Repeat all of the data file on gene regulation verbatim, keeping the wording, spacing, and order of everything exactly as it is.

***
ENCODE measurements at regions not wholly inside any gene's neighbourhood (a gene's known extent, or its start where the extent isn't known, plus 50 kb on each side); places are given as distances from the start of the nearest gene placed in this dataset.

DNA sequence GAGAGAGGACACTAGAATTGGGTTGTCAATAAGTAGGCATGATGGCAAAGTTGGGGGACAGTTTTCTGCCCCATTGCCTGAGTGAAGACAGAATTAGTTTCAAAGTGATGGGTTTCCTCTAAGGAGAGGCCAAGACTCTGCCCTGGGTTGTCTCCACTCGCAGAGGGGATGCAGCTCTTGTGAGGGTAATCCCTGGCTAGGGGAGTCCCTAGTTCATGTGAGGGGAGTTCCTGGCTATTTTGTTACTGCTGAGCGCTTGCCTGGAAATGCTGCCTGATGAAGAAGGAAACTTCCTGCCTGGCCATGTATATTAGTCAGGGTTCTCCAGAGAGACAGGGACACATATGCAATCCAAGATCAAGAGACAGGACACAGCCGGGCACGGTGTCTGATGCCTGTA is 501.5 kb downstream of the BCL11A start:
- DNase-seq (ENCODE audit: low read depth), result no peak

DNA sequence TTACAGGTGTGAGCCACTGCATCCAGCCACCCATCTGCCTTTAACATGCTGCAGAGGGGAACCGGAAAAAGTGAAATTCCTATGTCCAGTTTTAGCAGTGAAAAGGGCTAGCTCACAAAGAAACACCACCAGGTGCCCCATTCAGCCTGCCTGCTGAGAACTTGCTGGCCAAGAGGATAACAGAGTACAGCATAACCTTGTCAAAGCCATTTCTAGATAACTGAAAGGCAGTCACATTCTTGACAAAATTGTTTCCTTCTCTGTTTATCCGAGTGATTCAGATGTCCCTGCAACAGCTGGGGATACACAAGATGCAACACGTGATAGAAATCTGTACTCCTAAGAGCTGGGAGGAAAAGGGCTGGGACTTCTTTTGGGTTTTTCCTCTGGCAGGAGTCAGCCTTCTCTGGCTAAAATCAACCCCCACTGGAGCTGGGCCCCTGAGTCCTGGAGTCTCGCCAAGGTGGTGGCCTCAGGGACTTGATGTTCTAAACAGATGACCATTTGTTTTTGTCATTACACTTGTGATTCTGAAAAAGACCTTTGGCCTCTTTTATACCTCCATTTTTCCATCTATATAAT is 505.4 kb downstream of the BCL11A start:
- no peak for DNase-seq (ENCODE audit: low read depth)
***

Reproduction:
ENCODE measurements at regions not wholly inside any gene's neighbourhood (a gene's known extent, or its start where the extent isn't known, plus 50 kb on each side); places are given as distances from the start of the nearest gene placed in this dataset.

DNA sequence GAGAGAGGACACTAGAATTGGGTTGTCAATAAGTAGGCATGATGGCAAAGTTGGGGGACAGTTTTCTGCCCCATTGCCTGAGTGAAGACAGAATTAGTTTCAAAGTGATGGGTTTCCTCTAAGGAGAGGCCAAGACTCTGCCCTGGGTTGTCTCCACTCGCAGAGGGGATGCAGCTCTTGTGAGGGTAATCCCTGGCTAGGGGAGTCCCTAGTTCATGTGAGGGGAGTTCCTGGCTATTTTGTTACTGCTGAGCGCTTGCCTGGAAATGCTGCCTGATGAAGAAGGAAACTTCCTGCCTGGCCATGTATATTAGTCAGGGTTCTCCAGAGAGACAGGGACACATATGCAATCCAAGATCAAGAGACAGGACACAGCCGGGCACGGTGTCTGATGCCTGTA is 501.5 kb downstream of the BCL11A start:
- DNase-seq (ENCODE audit: low read depth), result no peak

DNA sequence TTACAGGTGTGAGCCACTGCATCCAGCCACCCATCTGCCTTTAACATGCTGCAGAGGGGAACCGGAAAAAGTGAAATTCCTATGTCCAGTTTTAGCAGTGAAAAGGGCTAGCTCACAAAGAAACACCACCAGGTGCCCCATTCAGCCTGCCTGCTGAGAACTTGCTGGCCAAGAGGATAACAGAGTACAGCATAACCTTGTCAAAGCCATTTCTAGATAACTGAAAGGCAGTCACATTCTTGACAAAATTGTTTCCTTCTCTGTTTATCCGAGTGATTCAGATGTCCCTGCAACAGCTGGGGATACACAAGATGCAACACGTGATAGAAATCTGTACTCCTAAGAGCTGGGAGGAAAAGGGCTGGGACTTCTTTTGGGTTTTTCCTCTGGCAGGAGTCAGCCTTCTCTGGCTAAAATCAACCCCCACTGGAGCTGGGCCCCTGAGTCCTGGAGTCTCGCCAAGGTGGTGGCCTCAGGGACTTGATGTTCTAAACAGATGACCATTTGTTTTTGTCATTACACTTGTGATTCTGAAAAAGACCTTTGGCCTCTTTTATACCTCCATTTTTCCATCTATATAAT is 505.4 kb downstream of the BCL11A start:
- no peak for DNase-seq (ENCODE audit: low read depth)